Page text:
Women in Film & Video DCResources

Women in Film & Video is a valued resource for Connections, Opportunities and Advocates.  This section of the WIFV website provides you additional information on health and safety, regional resources, and industry reports.

Copyright Resources

Resources provided by the Copyright Alliance.

Copyright Law Explained

The DMCA Notice and Takedown Process

How To Register for a Copyright

How To Get Permission To Use a Song

Artificial Intelligence (AI) and Copyright

The Copyright Claims Board (CCB) Explained (A cheaper alternative to federal court for copyright holders)

COVID-19 Resources in Maryland, Virginia, District of Columbia

A collection of resources related to emergency funding, loans, freelancers and artists, mental health, and general info.  Click here.
Dunlap. Ludwig & Bennett has resources for small businesses and freelancers on their website

COVID-19 Makeup Protocols

Information coordinated by Carolyn Marie (  Click here Carolyn Marie has COVID-19 Certification from Barbicide and COVID-19 Certification from Safe Sets International.


A Joint Report of the DGA, SAG-AFTRA, IATSE and Teamsters’Committees for COVID-19 Safety Guidelines.  Click here.

Worldwide COVID-19 production guidelines

Compiled by American Film Market (AFM) – click here

Doc Society’s Safe & Secure Checklist

Developed on behalf of the Documentary Funders Group the checklist is designed to anticipate the risks film teams and participants face – physical, digital, journalistic, reputational, and legal – and prompt early awareness and planning.  To see the checklist and Safe+Secure Handbook click here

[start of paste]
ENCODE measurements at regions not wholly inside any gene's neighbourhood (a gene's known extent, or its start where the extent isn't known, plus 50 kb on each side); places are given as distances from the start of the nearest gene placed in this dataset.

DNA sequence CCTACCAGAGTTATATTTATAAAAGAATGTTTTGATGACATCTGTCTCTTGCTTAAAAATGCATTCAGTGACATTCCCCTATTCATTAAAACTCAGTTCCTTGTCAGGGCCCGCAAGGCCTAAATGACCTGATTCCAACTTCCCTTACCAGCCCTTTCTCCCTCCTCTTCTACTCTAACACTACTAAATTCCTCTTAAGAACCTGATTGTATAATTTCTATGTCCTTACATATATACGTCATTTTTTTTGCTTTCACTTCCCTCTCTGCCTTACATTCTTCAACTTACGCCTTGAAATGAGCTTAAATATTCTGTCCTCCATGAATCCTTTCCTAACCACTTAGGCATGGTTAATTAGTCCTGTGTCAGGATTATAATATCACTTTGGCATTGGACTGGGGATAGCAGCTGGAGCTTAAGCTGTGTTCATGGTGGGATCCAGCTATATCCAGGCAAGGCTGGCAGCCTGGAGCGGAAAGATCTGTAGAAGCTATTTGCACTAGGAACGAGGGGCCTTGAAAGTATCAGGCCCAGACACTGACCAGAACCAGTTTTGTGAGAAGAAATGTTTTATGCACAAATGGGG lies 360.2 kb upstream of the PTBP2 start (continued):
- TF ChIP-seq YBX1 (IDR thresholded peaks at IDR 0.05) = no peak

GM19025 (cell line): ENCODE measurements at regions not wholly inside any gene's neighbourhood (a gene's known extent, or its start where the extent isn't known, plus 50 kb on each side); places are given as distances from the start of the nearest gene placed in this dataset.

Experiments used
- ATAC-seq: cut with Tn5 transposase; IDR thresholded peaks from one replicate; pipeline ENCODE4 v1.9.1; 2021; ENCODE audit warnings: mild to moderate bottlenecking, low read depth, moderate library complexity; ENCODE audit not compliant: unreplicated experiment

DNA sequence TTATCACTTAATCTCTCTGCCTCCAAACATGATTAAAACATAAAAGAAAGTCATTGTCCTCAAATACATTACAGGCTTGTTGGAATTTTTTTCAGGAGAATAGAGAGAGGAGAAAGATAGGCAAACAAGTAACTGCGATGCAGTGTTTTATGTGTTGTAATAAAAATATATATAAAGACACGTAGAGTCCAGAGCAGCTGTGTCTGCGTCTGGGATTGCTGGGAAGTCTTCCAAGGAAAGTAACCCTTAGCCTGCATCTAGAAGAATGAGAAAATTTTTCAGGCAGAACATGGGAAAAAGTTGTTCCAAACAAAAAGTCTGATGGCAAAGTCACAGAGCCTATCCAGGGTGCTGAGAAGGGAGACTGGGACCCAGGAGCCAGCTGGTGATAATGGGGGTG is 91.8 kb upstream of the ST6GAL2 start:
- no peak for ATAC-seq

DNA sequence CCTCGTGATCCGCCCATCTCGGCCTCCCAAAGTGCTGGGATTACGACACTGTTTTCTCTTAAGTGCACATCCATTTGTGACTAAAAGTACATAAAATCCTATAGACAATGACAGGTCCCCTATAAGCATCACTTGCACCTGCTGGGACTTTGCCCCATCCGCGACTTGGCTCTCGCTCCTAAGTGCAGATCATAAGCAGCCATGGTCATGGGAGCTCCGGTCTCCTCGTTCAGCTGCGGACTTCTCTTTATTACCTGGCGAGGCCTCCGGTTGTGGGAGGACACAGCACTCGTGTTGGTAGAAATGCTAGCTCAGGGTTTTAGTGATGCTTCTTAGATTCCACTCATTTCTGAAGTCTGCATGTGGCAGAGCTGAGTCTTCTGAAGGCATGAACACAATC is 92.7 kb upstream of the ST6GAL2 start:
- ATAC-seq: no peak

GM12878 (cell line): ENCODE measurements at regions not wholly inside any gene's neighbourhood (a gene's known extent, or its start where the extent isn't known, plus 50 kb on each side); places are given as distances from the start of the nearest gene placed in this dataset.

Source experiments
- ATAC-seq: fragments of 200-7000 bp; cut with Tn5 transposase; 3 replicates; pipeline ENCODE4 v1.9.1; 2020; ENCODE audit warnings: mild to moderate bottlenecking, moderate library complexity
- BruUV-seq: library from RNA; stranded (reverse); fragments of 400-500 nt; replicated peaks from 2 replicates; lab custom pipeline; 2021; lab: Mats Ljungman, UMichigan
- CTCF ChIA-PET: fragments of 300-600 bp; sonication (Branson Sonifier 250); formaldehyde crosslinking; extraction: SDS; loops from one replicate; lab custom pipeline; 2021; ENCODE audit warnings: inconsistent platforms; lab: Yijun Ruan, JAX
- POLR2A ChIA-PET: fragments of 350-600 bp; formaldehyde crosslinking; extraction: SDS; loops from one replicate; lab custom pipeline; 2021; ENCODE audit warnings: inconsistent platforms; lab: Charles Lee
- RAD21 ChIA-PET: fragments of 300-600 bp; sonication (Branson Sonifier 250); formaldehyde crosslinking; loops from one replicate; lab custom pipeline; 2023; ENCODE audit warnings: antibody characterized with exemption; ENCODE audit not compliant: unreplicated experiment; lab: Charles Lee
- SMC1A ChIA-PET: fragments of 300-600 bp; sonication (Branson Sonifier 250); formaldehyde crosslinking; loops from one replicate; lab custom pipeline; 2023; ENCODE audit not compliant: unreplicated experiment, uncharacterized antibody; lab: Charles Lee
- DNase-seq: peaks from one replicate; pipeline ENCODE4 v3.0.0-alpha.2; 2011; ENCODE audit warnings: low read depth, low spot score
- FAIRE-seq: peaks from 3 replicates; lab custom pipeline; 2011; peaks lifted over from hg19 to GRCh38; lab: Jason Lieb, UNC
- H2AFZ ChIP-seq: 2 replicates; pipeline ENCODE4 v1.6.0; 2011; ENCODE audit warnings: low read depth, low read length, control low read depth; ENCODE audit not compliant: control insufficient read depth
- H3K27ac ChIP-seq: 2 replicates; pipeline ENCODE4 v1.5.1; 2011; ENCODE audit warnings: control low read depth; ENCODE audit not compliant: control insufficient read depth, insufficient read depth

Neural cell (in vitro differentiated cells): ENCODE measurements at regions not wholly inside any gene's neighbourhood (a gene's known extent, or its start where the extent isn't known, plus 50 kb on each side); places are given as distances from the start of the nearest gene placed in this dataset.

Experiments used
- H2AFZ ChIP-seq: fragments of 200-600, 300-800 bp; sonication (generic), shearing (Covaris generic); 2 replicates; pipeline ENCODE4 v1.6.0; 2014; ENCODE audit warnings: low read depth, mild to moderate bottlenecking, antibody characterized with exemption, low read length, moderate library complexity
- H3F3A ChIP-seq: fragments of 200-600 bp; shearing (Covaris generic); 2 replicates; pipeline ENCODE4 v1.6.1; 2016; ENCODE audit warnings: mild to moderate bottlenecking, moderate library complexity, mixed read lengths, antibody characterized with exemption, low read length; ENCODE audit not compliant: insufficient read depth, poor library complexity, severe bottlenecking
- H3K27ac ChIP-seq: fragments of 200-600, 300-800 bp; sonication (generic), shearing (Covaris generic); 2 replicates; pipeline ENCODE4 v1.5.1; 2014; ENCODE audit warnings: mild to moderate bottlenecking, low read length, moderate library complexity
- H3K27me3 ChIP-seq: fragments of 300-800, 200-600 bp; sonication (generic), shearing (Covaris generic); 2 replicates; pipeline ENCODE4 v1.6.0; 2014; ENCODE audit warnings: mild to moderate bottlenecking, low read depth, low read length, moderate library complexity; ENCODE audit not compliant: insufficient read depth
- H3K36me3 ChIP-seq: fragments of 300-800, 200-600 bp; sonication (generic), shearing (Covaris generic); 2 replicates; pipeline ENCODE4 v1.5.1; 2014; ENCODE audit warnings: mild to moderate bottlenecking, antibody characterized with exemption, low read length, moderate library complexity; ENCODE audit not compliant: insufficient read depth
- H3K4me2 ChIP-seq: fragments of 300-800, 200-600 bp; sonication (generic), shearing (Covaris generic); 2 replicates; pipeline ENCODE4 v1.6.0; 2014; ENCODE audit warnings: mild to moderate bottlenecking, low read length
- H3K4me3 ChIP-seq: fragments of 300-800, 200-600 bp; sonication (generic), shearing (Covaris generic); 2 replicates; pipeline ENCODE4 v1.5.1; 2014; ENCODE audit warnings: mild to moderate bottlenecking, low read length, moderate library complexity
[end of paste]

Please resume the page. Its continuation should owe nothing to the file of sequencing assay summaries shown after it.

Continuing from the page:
Understanding the Signs of Age Discrimination

Women in Film & Video of Washington, DC (WIFV) provides our members with information about legal issues of interest and import.  Below is information relating to the sometimes subtle signs of age discrimination in hiring as well as resources to assist if one experiencing this form of discrimination. Click here.

Resources to Report Sexual Harassment

Women in Film & Video provides our community with information about legal issues of interest and import.  Below is information relating to sexual harassment laws and enforcement, including links to the abundant (and free) resources available from federal, state, and county agencies in the DMV Metro area.  Click here.

Resources from for Victims of Domestic Violence and Sexual Abuse.  Click here.

Assessing Hostile Work Environments

In the wake of recent high-profile sexual harassment claims, many employees (and employers) are asking: what constitutes a “hostile work environment”?  Women in Film & Video of Washington, DC (WIFV) endeavors to provide our members with information and resources about legal issues of interest and import.  Click here for some basic information regarding the law on employment discrimination and hostile work environments.

Best Practices for Emailing Job Postings

Women in Film & Video is always happy to post job listings that may be beneficial to our members. The following templates should be used when sending this information to our office or directly to the listserv. Special thanks to WIFV member Ryan Pratzel and Mikael Manoukian for helping to develop this. Click here to download the templates.

Best Practices for Internships